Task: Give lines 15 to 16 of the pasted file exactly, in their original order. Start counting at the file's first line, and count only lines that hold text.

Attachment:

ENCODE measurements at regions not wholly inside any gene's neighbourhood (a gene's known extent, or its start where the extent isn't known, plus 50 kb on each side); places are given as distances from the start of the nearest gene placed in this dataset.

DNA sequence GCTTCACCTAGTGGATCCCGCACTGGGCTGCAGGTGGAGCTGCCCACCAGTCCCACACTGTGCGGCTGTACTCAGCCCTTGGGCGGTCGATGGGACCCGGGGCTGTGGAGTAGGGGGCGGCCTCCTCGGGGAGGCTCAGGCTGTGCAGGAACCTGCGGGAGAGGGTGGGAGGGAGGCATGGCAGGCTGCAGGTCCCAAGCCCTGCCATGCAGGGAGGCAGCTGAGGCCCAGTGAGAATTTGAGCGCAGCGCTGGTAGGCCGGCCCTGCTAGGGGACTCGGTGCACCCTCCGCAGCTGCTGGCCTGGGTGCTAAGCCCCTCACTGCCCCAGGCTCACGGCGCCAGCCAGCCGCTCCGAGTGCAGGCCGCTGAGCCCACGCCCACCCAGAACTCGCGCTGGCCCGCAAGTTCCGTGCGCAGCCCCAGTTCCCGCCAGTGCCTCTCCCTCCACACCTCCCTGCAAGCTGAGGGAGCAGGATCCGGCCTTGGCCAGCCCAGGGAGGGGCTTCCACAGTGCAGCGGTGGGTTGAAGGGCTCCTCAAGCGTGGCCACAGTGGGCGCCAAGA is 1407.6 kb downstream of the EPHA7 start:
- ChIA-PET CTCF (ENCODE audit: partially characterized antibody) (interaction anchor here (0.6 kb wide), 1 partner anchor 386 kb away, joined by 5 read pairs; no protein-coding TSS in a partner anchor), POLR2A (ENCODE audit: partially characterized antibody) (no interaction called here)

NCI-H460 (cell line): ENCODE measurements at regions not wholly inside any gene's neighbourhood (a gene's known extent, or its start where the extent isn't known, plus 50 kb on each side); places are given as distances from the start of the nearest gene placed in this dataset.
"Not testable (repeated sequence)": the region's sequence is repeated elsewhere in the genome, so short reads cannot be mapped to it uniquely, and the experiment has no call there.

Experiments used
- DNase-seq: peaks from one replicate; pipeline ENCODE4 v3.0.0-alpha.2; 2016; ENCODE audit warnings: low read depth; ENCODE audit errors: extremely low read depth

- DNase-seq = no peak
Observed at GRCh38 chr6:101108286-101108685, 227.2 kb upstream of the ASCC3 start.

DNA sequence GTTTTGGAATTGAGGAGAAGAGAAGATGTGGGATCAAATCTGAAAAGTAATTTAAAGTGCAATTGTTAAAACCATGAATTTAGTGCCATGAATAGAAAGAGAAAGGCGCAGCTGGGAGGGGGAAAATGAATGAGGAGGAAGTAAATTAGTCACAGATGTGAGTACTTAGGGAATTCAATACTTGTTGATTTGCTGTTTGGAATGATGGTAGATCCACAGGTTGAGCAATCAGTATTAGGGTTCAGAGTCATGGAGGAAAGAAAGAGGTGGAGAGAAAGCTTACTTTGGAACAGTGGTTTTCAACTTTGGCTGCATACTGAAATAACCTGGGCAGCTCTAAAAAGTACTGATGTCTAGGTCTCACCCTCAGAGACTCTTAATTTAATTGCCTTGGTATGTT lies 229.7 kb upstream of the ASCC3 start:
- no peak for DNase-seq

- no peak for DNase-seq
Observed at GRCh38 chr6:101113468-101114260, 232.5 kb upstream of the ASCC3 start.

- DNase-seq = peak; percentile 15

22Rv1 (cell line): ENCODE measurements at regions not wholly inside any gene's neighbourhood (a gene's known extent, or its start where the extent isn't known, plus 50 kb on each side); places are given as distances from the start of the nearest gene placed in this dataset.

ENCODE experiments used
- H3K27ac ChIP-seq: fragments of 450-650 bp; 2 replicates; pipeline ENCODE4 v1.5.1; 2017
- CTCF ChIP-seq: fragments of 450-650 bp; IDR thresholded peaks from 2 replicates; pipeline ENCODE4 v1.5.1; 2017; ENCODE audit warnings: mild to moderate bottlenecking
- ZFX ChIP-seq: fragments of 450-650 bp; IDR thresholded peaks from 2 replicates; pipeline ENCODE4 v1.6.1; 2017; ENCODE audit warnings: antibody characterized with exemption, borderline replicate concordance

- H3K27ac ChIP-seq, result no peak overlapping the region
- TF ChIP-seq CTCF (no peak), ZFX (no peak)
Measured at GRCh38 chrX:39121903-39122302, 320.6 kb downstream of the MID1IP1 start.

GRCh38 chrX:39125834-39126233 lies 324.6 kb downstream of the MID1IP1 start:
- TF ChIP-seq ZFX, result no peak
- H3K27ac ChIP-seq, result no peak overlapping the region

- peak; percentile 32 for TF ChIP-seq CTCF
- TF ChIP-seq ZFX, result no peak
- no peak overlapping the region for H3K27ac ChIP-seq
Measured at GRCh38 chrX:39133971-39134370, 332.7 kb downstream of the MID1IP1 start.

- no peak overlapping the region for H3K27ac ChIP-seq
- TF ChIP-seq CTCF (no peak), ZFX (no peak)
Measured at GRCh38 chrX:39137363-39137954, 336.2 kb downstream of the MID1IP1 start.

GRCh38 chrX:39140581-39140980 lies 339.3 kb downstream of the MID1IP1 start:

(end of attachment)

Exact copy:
22Rv1 (cell line): ENCODE measurements at regions not wholly inside any gene's neighbourhood (a gene's known extent, or its start where the extent isn't known, plus 50 kb on each side); places are given as distances from the start of the nearest gene placed in this dataset.

ENCODE experiments used